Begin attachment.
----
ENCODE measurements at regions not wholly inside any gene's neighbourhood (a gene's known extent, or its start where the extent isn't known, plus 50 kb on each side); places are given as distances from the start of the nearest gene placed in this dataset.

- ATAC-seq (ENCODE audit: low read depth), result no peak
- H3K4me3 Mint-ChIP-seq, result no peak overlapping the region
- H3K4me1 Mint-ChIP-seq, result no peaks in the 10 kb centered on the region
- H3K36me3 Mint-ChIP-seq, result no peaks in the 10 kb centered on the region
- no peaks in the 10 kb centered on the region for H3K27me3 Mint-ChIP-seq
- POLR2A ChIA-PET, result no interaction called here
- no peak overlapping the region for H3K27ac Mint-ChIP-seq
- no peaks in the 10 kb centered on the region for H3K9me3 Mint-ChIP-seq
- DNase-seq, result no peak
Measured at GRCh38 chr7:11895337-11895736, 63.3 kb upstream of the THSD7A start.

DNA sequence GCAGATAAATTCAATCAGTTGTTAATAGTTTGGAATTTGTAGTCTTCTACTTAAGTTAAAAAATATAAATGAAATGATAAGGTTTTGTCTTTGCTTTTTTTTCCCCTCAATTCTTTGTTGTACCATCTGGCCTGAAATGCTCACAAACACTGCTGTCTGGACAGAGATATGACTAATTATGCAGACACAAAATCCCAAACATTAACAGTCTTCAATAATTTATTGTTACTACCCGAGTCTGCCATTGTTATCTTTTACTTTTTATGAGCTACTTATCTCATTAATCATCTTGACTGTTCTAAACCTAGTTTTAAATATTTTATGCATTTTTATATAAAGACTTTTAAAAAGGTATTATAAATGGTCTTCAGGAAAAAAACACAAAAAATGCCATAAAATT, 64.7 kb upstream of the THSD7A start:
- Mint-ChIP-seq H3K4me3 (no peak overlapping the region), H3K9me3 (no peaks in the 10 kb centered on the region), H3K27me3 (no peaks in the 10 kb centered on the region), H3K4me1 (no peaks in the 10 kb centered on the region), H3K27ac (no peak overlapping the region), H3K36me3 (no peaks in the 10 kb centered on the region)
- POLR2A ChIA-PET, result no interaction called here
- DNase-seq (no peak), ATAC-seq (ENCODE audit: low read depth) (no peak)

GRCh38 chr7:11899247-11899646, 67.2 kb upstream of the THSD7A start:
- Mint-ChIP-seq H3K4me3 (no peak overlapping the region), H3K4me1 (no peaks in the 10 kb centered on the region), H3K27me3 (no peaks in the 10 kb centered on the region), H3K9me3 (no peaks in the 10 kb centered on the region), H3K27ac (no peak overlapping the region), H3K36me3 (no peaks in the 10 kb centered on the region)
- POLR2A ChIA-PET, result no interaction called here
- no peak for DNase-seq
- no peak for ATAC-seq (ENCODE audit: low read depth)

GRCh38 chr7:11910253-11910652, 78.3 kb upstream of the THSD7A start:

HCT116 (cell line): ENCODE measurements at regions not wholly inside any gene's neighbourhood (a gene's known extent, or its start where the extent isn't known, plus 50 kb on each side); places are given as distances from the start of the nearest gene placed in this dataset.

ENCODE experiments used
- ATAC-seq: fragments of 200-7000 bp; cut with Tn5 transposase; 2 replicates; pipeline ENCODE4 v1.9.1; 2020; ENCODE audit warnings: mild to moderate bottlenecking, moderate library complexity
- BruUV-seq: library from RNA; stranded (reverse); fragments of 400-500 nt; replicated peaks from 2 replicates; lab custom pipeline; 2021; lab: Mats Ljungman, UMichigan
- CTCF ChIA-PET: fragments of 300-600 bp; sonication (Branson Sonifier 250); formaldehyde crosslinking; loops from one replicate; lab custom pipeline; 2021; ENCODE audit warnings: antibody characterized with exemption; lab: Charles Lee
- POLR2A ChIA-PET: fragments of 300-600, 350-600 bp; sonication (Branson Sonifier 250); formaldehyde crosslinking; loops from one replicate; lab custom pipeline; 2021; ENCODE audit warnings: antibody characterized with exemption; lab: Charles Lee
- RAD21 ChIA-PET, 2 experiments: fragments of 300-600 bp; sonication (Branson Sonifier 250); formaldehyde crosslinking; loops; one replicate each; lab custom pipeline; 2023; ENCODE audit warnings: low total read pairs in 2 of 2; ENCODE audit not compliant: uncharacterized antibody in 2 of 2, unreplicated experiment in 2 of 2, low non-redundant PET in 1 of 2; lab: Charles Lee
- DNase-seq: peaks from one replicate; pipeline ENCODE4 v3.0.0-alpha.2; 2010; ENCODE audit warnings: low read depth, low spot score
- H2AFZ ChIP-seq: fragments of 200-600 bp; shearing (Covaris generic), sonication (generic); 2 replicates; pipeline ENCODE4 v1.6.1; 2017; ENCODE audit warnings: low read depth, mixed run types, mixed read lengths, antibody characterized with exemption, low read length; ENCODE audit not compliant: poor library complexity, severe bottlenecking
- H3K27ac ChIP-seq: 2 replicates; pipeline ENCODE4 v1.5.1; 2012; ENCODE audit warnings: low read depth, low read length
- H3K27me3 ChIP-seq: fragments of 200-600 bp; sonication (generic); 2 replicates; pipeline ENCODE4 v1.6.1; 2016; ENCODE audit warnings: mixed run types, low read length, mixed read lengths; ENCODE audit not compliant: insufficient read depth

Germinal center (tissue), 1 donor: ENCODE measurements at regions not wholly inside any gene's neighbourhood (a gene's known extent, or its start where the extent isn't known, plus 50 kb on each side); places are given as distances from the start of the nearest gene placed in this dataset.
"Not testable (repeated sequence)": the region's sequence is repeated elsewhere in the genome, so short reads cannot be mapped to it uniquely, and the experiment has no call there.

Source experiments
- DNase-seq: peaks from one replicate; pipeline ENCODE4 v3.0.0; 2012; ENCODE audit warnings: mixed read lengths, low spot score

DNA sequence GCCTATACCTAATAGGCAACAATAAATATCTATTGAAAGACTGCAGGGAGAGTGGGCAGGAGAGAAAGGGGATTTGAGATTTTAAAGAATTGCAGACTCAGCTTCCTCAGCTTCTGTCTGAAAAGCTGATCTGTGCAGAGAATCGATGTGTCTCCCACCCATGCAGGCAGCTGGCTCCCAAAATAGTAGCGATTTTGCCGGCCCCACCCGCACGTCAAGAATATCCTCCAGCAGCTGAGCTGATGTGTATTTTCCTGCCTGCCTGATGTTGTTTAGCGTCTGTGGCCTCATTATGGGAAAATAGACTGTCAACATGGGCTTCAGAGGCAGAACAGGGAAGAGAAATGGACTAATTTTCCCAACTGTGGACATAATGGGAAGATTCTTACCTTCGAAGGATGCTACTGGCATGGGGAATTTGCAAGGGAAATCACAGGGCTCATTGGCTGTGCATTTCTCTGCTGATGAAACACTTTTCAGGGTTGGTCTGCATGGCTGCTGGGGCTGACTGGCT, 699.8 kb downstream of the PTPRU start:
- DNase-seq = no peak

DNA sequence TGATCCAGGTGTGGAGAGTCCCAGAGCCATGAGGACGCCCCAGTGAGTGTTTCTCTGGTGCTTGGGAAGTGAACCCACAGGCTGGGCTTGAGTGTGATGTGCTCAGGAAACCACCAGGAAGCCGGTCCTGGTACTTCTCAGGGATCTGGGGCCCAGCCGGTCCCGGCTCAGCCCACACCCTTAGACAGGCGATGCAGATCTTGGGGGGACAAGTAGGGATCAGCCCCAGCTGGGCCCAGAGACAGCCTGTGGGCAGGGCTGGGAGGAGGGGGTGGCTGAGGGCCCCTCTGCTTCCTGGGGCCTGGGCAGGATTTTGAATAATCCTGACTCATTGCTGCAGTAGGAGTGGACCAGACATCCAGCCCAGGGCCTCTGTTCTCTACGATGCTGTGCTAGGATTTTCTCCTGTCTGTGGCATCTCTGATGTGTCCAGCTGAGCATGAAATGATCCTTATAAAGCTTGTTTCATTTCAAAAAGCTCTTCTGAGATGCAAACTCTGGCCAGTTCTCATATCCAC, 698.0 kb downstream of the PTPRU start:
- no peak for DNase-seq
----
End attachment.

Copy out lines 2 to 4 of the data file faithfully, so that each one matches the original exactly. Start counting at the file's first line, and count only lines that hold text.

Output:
- ATAC-seq (ENCODE audit: low read depth), result no peak
- H3K4me3 Mint-ChIP-seq, result no peak overlapping the region
- H3K4me1 Mint-ChIP-seq, result no peaks in the 10 kb centered on the region